Bentinck Memorial: Erected to the memory of Lord George Bentinck, brother of the Fifth Duke of Portland. Stands in the middle of the Market Place (photo: Denis Hill).
Mansfield is an ancient Nottinghamshire market town, which, by mid-Victorian times, became the county’s second largest township. Archaeological finds indicate that settlements have been here since Neolithic times, while numerous finds, including the remains of a villa, show that there was a Roman settlement in the area. Several local names indicate both Danish and Saxon influence.
Although the town lies on the western edge of Sherwood Forest it is located at about the halfway point of its north-south boundaries and occupies a similar prominence within the county, leaving the town in a strong strategic position. Consequently a network of roads evolved that radiated from the town offering direct routes to Nottingham, Worksop, Chesterfield and Newark; with the latter route providing easy access to the Great North Road. The town also lay on the eastern side of the king’s highway that joined Nottingham and Bolsover Castles. A further network of minor roads emanated from the major routes, which consequently gave easy access for countless villages and small towns to Mansfield.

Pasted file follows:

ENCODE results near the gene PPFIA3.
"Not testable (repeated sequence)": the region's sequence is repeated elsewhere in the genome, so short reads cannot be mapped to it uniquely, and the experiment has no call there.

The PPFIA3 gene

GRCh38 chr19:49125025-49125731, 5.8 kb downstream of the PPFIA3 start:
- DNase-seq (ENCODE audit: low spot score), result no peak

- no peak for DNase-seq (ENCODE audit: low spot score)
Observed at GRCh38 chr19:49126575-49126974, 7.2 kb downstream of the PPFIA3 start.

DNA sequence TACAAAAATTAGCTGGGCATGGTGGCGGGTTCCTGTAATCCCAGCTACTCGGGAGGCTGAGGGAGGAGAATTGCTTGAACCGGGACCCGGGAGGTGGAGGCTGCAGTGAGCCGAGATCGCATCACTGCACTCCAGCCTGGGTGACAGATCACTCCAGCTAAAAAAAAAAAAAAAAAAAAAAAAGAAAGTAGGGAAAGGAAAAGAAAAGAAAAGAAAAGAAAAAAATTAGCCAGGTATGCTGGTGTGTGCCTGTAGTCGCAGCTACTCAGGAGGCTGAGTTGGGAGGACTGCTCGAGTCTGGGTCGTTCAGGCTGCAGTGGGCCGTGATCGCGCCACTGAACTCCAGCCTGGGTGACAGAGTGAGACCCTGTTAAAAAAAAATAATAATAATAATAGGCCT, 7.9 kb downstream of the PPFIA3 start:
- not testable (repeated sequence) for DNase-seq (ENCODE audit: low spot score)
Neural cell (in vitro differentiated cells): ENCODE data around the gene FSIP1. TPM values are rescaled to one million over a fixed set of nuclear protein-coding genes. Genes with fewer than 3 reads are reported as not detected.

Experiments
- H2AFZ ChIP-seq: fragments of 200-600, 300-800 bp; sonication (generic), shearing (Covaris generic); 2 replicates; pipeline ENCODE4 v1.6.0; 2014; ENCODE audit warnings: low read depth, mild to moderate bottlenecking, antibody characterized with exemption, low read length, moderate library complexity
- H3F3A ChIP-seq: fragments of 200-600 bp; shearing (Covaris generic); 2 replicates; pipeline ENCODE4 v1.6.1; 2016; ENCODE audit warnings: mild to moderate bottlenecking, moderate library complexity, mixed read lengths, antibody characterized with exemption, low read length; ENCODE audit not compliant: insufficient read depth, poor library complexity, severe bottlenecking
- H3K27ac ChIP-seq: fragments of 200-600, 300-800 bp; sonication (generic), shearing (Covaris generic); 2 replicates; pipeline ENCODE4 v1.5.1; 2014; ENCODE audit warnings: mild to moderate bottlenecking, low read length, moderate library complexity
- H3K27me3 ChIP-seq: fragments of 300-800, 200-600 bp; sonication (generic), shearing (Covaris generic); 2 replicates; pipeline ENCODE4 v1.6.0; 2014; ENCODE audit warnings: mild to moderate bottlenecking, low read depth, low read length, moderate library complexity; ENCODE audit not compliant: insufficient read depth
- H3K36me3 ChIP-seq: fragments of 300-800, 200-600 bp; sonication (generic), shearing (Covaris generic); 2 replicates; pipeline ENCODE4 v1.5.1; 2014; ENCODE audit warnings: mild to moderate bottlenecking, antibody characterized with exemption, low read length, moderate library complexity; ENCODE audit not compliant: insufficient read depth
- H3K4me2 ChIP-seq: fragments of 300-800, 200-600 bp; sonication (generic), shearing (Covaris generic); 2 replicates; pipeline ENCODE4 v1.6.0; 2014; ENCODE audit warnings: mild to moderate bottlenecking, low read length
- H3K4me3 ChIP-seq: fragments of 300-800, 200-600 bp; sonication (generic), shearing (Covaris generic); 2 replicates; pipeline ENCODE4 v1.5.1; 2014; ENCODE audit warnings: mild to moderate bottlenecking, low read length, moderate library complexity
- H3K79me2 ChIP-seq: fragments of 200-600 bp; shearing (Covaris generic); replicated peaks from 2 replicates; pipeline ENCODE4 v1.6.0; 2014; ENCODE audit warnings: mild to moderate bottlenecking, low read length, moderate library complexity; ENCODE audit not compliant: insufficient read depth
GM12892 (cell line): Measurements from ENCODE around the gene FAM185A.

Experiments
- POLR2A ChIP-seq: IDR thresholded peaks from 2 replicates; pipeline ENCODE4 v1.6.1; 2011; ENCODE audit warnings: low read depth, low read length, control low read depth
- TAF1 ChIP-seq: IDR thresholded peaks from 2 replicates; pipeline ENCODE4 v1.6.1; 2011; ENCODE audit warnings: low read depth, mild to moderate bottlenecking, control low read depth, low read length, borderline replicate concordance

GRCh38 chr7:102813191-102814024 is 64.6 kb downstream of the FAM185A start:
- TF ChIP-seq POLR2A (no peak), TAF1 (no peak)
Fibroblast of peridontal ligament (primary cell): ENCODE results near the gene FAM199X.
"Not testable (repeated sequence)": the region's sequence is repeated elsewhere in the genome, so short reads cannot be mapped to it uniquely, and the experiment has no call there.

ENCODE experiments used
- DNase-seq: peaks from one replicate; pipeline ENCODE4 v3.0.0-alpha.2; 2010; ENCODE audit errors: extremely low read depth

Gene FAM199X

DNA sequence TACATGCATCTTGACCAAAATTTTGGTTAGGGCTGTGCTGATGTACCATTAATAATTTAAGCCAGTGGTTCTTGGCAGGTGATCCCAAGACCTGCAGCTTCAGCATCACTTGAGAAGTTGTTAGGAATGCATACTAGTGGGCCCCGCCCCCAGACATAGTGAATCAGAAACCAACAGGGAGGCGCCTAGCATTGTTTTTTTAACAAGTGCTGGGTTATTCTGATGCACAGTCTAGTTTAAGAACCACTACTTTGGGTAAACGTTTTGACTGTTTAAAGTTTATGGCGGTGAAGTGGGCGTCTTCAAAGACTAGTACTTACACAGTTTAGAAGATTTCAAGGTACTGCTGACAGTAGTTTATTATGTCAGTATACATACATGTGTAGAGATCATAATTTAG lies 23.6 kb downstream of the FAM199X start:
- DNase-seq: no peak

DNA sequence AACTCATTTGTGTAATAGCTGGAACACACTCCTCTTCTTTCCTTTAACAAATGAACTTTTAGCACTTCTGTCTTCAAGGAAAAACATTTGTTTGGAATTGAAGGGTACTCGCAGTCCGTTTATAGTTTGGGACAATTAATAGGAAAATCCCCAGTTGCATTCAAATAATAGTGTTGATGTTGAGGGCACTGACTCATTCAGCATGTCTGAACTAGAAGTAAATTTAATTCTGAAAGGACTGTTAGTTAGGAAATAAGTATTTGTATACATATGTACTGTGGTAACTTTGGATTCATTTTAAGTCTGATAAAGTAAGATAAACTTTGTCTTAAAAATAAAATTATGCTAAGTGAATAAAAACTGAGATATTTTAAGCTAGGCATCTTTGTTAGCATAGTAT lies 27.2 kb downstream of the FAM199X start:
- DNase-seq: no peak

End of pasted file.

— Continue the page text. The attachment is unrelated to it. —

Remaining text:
Having become the hub of a network of roads the town obtained a market charter in 1227 and still holds regular weekly markets. Being a trading centre for a much wider community it was able to expand its industry base during the medieval period into textiles, milling, quarrying and founding amongst other necessary support industries.
With Mansfield being relatively central to Sherwood Forest it became a medieval lodging place for royalty. As early as 1130 a Pipe Roll indicates that the King had a Chamber at Mansfield. Both King John and Edward II stayed at their palace in Kings Clipstone, on the outskirts of Mansfield. Above the town, on Berry Hill, is a site known as ‘King’s Stand’, indicating a location from which royal parties would watch a hunt.